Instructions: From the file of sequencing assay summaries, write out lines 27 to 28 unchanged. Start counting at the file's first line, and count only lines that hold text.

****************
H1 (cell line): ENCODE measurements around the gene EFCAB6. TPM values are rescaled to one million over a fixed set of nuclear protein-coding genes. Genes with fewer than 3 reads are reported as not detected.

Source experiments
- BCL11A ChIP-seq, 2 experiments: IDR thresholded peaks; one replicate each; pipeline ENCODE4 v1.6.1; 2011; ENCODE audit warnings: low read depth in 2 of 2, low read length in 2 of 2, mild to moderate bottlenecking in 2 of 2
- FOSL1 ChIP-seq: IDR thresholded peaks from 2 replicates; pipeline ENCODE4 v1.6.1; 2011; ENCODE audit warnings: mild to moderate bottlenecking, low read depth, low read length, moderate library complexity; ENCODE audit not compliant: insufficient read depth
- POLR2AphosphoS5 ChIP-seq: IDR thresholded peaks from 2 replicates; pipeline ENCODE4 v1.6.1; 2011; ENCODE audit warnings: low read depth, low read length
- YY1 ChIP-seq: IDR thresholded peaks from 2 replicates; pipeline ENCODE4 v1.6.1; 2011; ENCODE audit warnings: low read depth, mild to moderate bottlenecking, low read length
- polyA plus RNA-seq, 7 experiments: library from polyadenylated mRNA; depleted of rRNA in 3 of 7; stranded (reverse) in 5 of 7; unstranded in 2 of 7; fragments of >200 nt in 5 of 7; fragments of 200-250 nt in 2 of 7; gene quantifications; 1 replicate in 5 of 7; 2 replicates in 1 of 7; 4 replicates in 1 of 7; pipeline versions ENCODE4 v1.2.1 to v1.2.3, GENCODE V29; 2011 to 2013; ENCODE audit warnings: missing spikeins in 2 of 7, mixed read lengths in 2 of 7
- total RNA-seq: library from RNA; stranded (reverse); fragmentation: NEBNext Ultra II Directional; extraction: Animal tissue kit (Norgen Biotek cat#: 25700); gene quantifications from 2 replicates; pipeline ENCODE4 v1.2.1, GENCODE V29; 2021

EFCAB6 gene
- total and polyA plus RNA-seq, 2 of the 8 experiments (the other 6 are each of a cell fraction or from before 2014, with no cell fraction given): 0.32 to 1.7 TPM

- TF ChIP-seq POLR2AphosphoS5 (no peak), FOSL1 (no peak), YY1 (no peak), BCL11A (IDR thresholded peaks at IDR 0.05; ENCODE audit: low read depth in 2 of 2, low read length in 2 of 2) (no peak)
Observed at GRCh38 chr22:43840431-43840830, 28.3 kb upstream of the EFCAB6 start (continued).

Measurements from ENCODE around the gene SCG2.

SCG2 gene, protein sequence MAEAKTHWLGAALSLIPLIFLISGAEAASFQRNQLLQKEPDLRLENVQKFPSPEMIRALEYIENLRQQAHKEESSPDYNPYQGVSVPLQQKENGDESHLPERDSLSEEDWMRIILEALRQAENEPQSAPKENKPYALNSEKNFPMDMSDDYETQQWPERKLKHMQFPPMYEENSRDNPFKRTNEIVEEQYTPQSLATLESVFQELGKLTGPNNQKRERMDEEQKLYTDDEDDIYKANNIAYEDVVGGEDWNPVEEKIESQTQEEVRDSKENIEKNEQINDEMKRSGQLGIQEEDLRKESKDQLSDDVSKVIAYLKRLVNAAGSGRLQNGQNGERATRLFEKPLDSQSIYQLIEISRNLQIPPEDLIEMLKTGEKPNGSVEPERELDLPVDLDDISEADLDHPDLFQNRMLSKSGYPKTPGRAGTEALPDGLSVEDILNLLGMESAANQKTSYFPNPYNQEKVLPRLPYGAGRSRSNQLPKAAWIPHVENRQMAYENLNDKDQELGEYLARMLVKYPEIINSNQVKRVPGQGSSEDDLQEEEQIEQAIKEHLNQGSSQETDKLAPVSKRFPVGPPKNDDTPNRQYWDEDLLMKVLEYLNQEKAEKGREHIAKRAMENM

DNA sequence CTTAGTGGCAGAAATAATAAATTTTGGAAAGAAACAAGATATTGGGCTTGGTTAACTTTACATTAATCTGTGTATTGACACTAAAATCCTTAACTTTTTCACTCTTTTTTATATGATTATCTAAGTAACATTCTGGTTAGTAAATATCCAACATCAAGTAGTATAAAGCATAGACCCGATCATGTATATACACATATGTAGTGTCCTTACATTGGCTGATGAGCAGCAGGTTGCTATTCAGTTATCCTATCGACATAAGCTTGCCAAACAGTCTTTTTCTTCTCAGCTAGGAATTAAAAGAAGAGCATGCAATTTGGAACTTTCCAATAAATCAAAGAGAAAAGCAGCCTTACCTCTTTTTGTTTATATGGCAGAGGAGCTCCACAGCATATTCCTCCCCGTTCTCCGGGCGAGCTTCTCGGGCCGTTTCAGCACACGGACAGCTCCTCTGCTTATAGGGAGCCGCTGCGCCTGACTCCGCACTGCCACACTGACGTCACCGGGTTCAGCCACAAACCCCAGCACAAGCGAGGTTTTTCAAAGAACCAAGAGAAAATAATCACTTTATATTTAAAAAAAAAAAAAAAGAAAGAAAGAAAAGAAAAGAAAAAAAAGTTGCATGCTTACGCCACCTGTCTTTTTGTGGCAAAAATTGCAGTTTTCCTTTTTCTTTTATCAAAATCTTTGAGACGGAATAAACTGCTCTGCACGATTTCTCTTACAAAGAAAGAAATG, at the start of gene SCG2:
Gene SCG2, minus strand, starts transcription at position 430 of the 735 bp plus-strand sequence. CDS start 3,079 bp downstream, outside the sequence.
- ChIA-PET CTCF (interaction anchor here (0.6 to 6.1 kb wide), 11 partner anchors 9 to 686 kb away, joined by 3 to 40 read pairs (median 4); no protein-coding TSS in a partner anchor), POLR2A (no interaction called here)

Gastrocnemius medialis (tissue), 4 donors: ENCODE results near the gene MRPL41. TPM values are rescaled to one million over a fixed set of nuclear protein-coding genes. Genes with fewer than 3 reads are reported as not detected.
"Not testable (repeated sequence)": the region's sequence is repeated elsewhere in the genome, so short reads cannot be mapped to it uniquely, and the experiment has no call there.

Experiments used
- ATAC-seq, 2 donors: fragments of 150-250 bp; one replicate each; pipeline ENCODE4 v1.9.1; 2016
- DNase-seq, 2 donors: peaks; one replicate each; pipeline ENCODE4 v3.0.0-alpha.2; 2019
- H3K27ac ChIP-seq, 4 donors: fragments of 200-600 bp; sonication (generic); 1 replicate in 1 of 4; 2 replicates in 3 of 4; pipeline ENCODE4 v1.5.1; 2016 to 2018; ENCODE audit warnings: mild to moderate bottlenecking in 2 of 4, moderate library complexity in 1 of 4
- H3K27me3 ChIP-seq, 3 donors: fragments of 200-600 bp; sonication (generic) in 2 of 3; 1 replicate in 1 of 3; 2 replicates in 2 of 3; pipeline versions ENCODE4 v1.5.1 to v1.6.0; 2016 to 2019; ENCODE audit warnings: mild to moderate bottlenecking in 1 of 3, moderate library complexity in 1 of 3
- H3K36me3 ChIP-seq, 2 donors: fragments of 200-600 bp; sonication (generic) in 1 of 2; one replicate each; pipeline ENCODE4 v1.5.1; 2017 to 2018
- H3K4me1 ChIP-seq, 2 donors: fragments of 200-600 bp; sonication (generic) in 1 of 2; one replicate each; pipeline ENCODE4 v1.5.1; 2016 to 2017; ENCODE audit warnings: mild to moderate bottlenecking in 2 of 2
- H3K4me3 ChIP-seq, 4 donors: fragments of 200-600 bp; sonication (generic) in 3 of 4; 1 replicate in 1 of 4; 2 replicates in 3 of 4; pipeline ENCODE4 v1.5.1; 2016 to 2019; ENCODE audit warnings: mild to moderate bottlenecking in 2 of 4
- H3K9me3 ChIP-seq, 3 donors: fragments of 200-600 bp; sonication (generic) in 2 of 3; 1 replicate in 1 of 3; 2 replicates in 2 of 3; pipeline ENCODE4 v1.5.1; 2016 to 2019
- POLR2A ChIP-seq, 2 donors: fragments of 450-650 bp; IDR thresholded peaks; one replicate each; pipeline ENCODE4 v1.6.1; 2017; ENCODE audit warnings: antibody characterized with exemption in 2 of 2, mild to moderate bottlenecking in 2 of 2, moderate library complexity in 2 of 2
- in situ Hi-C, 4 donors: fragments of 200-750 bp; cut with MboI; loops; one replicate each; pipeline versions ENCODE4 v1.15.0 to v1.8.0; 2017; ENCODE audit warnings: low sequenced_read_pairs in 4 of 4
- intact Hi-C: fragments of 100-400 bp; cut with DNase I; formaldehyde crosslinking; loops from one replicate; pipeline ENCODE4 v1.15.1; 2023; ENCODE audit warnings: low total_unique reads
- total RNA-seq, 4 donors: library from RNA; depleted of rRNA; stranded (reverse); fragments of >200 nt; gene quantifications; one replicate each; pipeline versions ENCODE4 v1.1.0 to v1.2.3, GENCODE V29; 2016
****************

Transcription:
- H3K4me3 ChIP-seq, 4 donors: fragments of 200-600 bp; sonication (generic) in 3 of 4; 1 replicate in 1 of 4; 2 replicates in 3 of 4; pipeline ENCODE4 v1.5.1; 2016 to 2019; ENCODE audit warnings: mild to moderate bottlenecking in 2 of 4
- H3K9me3 ChIP-seq, 3 donors: fragments of 200-600 bp; sonication (generic) in 2 of 3; 1 replicate in 1 of 3; 2 replicates in 2 of 3; pipeline ENCODE4 v1.5.1; 2016 to 2019